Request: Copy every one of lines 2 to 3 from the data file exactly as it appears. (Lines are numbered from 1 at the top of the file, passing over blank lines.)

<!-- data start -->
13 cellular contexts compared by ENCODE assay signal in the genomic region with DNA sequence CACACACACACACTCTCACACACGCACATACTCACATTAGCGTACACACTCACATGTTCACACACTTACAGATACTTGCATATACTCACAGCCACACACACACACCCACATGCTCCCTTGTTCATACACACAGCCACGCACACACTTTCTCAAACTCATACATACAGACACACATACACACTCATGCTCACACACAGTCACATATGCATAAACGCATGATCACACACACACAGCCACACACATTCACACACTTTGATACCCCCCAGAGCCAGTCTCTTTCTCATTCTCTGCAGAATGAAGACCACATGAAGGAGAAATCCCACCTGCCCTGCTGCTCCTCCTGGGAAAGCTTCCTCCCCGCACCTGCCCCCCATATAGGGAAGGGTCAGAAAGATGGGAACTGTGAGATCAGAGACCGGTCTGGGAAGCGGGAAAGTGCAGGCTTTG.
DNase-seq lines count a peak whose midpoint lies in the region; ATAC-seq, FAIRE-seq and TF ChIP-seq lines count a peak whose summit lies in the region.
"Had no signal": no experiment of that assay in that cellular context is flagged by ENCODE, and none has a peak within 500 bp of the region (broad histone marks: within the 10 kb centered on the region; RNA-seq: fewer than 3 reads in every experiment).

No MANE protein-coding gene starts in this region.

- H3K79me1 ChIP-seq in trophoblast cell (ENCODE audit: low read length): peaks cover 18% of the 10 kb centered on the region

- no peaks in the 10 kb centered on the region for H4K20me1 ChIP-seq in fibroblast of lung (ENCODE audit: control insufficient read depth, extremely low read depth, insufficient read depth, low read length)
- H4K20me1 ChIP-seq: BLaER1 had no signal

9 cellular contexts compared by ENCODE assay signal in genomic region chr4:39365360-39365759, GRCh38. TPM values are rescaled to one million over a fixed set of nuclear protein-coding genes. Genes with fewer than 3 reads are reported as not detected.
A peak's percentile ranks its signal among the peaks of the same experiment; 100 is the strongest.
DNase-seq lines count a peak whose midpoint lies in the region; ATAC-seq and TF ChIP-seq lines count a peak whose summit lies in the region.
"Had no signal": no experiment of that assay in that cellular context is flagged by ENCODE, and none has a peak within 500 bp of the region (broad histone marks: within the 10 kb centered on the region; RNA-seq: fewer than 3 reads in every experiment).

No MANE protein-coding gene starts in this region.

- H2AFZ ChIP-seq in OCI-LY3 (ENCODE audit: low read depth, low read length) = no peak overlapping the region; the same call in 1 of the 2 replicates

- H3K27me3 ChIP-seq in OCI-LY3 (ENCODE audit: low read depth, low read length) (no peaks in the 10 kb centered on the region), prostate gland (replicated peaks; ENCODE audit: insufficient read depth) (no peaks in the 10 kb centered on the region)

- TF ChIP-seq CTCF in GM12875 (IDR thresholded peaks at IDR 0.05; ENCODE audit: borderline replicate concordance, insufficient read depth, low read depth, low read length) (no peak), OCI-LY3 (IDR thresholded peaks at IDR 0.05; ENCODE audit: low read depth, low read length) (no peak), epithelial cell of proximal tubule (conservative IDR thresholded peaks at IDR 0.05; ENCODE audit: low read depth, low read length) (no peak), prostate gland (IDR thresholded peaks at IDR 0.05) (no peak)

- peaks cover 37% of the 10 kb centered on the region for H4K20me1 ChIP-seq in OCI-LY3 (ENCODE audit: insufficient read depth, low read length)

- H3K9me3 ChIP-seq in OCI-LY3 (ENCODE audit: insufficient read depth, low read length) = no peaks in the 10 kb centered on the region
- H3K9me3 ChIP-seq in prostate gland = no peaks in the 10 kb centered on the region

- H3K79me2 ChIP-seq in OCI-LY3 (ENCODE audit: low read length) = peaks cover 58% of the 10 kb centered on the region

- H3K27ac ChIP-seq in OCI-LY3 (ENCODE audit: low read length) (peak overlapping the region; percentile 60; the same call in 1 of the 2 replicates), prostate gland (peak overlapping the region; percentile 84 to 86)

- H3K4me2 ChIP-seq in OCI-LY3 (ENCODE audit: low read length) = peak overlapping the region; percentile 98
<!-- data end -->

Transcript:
DNase-seq lines count a peak whose midpoint lies in the region; ATAC-seq, FAIRE-seq and TF ChIP-seq lines count a peak whose summit lies in the region.
"Had no signal": no experiment of that assay in that cellular context is flagged by ENCODE, and none has a peak within 500 bp of the region (broad histone marks: within the 10 kb centered on the region; RNA-seq: fewer than 3 reads in every experiment).